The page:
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Demolition Begins At Mount de Chantal

Hospital keeping quiet about plans for property

November 8, 2011
By SHELLEY HANSON - Staff Writer , The Intelligencer / Wheeling News-Register

WHEELING - Wheeling Hospital officials remain mum about post-demolition plans for the former Mount de Chantal Visitation Academy property.

Work to raze the structure built in 1865 began Monday. And the related paperwork to proceed was finalized the same day, said Frank Wilson, Wheeling Building Codes official. He noted the permit calls for demolition to be complete in 45 days, but if more time is needed the contractor, Greentrack, can file for an extension.

Security guards denied media members access to the site Monday. Guards at the front entrance to neighboring Wheeling Jesuit University did the same. WJU's rear entrance also was closed to keep people from accessing the demolition site. Plumes of dust could be seen rising from the site during the morning.

Article Photos

Photo by Scott McCloskey
Wheeling Hospital officials are not disclosing their post-demolition plans for the former Mount de Chantal Visitation Academy property.

Wheeling Hospital spokesman Gregg Warren said the hospital, which purchased the former girls school last August, had no comment about future plans for the site at this time.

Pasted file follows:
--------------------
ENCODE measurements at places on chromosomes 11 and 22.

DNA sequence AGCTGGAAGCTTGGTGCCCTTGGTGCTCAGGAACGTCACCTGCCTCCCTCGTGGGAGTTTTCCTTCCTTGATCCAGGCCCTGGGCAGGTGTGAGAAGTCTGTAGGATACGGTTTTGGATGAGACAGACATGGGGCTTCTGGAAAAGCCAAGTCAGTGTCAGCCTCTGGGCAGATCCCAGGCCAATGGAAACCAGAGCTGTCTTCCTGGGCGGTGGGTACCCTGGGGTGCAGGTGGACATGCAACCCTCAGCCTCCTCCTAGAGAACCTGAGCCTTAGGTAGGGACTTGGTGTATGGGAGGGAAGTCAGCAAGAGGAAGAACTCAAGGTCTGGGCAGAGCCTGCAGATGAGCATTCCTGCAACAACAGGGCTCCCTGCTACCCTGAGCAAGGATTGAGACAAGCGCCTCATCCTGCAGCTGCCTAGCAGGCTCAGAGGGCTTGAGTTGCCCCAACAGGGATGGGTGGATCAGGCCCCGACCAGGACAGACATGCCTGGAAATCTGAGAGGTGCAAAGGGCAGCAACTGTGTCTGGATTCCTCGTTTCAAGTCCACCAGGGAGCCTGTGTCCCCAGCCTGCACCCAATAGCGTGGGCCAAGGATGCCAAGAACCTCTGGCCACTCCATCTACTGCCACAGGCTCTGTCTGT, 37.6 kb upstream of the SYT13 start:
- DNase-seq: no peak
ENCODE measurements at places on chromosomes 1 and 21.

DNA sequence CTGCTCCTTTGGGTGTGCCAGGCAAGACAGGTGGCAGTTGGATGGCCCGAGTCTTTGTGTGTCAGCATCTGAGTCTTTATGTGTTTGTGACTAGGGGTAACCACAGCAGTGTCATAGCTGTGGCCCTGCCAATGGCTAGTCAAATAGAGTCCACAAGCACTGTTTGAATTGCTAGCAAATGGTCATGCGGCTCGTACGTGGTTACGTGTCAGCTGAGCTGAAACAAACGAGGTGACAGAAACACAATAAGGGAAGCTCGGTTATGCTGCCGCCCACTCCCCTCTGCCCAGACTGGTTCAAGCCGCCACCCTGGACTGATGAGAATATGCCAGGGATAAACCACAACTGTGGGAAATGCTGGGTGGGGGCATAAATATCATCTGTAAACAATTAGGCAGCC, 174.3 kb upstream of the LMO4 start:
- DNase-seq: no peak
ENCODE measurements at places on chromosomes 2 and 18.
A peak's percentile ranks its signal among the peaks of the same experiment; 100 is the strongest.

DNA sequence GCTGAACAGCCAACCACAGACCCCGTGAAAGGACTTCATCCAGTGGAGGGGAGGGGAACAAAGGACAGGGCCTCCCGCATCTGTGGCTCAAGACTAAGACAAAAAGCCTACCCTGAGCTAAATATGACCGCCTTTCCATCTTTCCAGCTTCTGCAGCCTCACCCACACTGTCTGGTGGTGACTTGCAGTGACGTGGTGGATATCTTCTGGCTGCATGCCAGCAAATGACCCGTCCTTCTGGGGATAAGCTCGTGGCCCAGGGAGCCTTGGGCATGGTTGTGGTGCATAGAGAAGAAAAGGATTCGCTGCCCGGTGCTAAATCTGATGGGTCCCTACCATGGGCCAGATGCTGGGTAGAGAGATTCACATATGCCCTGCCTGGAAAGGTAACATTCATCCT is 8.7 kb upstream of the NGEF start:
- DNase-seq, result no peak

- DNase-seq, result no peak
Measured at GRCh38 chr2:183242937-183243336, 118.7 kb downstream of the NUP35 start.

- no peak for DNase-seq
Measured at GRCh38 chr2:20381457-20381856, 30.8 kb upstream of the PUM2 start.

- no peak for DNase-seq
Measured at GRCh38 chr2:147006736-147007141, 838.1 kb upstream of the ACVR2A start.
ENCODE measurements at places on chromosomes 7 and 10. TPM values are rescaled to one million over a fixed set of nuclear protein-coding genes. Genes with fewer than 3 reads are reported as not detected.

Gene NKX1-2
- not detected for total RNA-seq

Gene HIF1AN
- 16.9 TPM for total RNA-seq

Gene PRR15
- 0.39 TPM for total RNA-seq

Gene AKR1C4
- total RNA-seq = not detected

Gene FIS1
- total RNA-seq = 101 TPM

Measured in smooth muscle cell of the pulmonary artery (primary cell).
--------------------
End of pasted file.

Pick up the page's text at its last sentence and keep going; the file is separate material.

Wilson said access to the grounds likely was limited to keep people safe.

"They're following safety rules. ... They can't have people running around there," he said.

Since the school's closing in 2008, various historical groups had voiced concern about the building's demise, saying they wanted to "save the Mount." The remaining Sisters of the Visitation, who operated the school for decades, moved last year to the Georgetown Visitation in Washington, D.C. The school, located at 410 Washington Ave., closed because of declining enrollment and increasing operating costs.

Hospital officials conducted a tour of the grounds and some portions of building last summer, pointing out damage inside and out. Two auctions were held last summer to sell items and collectibles not wanted by the nuns. Prior to the auction, a private sale was held to allow alumni to purchase items as well. Hospital officials said they have put the building's stained glass windows in storage. And a cemetery on the grounds where many nuns are buried is being maintained.

 
 
 

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